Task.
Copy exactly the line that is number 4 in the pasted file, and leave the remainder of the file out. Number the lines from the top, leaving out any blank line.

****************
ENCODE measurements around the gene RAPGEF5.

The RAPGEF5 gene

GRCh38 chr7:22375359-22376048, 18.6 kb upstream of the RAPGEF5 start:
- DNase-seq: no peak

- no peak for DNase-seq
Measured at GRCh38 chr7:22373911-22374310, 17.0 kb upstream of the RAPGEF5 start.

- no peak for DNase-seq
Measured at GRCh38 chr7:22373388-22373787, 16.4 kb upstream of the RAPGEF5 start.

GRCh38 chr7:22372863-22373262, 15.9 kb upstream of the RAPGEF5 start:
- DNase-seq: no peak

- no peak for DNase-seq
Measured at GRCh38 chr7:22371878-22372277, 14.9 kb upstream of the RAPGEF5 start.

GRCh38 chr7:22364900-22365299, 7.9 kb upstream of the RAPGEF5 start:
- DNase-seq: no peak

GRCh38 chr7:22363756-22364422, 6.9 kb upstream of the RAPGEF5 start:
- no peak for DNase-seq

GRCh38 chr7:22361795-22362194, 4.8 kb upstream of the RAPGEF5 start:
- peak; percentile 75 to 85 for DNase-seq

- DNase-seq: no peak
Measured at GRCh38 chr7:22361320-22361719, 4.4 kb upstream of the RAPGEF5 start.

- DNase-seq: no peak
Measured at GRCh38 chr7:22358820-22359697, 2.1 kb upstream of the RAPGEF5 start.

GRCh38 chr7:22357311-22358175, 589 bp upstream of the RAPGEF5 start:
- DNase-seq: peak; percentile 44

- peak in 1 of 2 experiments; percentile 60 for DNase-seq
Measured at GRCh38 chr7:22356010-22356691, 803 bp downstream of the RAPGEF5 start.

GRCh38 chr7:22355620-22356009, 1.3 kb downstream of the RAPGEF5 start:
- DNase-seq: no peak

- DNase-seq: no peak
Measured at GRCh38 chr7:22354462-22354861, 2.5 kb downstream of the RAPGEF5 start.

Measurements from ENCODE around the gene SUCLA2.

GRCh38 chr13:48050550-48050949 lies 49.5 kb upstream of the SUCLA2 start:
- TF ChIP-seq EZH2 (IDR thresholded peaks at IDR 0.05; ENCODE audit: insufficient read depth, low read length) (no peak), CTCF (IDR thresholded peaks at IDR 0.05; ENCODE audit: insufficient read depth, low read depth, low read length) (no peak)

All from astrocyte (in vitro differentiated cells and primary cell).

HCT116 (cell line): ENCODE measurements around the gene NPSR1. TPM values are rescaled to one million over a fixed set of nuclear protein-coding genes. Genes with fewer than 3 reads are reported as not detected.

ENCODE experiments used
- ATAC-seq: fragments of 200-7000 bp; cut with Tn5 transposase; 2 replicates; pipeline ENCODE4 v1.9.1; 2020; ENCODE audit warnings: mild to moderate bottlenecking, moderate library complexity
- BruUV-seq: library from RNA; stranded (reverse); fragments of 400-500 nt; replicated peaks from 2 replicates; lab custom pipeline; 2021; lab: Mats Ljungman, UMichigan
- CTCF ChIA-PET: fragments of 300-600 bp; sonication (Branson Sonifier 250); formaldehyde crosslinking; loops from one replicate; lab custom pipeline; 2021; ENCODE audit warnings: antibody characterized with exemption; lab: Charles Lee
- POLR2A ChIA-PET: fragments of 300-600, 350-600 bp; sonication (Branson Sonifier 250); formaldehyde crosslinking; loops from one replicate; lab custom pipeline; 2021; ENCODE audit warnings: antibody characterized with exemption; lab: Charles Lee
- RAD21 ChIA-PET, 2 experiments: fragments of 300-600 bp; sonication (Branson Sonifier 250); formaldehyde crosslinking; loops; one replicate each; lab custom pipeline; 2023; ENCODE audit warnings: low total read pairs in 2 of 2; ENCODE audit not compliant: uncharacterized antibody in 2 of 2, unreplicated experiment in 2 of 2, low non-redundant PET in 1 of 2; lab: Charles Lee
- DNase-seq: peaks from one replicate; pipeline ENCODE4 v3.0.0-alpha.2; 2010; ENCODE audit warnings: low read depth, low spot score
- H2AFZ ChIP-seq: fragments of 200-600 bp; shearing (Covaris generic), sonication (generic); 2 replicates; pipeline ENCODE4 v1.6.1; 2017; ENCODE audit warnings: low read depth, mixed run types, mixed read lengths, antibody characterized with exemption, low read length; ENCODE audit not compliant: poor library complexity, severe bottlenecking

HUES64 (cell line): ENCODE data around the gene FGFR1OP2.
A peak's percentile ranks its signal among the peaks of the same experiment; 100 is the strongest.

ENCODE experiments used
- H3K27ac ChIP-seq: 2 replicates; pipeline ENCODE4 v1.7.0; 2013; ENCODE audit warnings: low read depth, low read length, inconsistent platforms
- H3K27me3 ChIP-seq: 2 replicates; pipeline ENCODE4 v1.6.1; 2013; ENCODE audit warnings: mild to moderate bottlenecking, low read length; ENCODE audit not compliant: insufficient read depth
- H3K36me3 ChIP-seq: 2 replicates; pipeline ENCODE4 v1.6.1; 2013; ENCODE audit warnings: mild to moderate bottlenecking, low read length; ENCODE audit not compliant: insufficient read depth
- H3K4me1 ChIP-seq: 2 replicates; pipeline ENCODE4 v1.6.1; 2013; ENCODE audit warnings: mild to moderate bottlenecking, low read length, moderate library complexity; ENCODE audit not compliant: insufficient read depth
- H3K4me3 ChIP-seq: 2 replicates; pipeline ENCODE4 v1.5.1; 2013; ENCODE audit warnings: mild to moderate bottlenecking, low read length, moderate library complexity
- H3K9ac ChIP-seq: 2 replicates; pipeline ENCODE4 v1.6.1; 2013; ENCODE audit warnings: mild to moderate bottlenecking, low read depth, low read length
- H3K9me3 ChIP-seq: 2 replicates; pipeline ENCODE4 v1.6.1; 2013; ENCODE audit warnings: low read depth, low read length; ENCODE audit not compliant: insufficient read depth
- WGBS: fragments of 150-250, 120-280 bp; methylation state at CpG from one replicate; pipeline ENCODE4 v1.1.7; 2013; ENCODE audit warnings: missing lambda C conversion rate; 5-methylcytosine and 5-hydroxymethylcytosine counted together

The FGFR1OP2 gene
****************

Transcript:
- DNase-seq: no peak